Houston Matters

Artist Mel Chin Returns to Houston and Reflects on His Eclectic Works

Artist Mel Chin is a Houston native known for works that span the media of paint, sculpture, video and performance. You’ve probably seen at least one of his works, “Seven Wonders,” a set of 70-foot-tall, shiny metal pillars along the back wall of the Wortham Center, which highlight  Houston’s history. These days, the artist lives […]

Artist Mel Chin is a Houston native known for works that span the media of paint, sculpture, video and performance. You’ve probably seen at least one of his works, “Seven Wonders,” a set of 70-foot-tall, shiny metal pillars along the back wall of the Wortham Center, which highlight  Houston’s history.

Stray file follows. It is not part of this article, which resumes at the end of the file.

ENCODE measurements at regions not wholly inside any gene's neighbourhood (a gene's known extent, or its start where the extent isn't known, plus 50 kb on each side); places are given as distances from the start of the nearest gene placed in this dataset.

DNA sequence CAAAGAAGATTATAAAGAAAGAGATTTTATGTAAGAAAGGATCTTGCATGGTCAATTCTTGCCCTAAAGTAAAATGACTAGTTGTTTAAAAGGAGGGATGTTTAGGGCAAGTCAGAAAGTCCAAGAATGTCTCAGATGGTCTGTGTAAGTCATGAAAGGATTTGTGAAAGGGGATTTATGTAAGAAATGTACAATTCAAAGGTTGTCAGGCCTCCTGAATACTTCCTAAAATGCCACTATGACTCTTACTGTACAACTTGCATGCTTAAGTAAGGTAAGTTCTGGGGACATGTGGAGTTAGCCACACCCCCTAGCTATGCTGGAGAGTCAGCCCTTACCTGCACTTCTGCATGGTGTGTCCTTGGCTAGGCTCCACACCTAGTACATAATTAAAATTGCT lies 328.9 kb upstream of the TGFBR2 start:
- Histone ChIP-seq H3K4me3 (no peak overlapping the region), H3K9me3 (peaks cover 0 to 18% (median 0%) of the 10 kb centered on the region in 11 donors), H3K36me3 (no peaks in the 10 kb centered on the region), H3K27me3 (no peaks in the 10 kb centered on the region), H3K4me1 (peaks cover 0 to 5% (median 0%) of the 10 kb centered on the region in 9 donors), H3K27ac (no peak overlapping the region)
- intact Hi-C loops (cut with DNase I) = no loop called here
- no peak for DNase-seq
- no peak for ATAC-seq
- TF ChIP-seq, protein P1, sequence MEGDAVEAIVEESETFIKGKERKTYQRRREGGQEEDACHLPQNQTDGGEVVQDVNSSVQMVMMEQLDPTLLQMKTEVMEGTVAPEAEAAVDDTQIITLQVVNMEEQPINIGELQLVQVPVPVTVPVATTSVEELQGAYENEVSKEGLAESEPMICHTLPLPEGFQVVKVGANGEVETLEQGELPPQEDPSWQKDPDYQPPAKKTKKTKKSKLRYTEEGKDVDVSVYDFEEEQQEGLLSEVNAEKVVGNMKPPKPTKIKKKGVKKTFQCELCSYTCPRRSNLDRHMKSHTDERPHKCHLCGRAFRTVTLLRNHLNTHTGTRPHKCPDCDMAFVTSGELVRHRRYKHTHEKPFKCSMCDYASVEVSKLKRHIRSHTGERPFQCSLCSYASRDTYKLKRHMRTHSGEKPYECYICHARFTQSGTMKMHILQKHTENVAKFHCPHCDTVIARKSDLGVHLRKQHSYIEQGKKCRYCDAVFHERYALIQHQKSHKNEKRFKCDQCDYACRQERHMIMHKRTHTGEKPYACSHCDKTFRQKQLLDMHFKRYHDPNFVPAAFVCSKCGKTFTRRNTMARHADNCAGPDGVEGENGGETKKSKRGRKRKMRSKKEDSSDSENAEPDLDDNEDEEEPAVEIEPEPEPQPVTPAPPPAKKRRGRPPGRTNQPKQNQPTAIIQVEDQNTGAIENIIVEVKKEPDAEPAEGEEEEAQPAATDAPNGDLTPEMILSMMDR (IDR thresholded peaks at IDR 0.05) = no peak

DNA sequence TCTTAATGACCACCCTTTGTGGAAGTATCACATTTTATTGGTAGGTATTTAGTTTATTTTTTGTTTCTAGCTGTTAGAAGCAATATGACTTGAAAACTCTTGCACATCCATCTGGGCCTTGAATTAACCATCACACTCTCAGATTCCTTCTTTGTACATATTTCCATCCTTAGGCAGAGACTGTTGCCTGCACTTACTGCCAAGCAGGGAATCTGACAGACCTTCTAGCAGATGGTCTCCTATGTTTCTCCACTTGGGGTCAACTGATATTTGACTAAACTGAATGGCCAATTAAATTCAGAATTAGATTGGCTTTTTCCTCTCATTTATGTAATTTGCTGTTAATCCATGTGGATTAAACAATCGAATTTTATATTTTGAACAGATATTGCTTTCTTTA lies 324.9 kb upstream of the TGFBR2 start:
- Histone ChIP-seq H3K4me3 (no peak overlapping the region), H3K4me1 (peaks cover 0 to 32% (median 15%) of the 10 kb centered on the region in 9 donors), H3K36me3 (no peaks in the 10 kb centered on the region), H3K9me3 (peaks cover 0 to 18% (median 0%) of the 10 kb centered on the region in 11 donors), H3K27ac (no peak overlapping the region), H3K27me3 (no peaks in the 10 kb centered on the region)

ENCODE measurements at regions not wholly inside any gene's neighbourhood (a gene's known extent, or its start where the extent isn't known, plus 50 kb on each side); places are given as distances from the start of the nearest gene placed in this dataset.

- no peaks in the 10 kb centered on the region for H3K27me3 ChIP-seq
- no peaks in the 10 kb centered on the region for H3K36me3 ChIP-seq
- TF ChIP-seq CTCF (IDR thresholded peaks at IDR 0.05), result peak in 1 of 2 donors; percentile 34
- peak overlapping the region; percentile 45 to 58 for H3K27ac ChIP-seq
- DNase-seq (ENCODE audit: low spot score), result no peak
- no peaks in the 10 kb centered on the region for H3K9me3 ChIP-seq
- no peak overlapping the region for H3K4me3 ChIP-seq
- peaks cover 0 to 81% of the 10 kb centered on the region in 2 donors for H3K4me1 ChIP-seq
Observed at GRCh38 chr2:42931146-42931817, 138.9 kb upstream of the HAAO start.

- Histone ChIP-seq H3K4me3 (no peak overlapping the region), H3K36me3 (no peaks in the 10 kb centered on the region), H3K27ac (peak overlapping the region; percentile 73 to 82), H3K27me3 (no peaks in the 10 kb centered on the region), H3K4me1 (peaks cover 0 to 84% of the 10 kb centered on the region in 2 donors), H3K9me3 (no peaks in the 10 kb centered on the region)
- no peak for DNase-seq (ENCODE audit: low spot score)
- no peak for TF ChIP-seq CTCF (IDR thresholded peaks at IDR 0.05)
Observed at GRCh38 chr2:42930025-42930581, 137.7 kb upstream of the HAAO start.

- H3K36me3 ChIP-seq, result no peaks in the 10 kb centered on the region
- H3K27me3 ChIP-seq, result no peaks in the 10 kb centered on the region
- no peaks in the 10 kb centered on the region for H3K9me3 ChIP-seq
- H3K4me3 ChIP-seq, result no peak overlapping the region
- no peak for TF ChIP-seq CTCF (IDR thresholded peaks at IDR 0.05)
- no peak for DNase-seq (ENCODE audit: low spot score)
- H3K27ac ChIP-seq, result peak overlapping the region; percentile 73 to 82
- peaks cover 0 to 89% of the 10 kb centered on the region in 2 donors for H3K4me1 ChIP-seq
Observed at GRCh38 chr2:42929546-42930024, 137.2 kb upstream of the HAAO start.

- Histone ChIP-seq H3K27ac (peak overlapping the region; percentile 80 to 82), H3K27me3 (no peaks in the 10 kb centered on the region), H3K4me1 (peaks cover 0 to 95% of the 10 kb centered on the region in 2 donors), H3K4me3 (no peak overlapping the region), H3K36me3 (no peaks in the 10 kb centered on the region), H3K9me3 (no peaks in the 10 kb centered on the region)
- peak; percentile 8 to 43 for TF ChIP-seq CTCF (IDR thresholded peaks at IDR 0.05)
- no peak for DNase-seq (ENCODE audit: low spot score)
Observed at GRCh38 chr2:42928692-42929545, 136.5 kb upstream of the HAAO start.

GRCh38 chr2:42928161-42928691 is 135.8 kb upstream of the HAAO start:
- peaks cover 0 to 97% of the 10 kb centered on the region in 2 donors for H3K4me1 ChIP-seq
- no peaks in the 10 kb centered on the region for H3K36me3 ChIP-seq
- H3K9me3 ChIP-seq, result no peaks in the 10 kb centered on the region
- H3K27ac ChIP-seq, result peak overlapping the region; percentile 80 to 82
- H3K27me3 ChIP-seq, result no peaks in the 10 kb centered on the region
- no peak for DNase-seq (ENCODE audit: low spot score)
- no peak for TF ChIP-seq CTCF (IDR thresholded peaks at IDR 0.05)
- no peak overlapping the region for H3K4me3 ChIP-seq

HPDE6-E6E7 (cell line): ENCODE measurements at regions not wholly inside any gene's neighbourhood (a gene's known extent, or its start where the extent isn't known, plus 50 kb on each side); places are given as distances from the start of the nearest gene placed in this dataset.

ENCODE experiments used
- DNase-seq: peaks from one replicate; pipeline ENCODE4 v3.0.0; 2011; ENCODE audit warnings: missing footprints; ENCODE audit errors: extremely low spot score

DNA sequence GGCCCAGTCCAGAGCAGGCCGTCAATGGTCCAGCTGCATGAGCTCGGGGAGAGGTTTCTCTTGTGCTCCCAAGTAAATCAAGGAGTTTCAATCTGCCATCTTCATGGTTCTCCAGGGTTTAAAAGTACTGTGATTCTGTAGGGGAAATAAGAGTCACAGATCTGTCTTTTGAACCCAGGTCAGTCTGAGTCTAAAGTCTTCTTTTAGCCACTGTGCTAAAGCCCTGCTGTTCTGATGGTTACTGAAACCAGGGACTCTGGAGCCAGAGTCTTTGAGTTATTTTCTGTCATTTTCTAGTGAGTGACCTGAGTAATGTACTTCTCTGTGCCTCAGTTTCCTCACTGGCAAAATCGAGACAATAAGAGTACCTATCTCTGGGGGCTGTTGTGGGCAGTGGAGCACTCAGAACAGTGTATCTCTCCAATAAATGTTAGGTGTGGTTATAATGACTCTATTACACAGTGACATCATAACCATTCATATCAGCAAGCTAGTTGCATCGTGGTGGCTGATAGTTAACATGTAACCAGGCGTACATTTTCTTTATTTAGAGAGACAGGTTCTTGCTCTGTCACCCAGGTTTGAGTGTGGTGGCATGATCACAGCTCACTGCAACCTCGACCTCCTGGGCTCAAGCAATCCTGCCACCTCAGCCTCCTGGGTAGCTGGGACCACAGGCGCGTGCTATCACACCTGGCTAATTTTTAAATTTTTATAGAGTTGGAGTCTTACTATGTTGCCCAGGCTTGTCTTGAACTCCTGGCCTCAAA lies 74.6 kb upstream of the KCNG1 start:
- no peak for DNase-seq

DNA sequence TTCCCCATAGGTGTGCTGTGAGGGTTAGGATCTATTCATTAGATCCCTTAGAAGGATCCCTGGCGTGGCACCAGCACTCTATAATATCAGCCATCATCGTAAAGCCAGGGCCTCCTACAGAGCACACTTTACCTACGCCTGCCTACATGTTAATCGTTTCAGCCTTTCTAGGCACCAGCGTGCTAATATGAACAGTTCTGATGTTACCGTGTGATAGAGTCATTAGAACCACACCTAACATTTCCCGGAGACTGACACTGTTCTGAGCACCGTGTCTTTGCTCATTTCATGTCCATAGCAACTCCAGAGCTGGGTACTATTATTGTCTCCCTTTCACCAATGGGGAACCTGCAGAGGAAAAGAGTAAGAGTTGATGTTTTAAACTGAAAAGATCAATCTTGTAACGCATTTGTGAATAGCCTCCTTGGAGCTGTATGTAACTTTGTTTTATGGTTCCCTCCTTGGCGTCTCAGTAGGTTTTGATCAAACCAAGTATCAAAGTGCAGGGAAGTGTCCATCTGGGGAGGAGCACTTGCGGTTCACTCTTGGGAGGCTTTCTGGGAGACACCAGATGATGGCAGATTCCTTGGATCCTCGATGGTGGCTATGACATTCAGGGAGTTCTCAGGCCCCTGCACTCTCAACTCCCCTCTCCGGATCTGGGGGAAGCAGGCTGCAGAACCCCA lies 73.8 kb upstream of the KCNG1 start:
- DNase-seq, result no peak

These days, the artist lives and works in North Carolina, but he’s made a homecoming of sorts in the form of a new exhibit called Rematch. It’s a retrospective on his career, and it’s on display concurrently at four Houston galleries through April 19 – the Blaffer Art Museum, the Asia Society Texas Center, the Contemporary Arts Museum Houston and Station Museum of Contemporary Art. The collection features some 60 works highlighting the breadth of Chin’s subjects from 1974 to the present.

Recently, he sat down with Houston Public Media to reflect on a few of his pieces – from drawings inspired by an old Funk and Wagnalls encyclopedia his family owned, to a project to place works of art in the background of the 90s television show Melrose Place, to a dark landscape painting of his native city, which, Chin says, with its limited zoning, may have helped inspire his eclectic interests.

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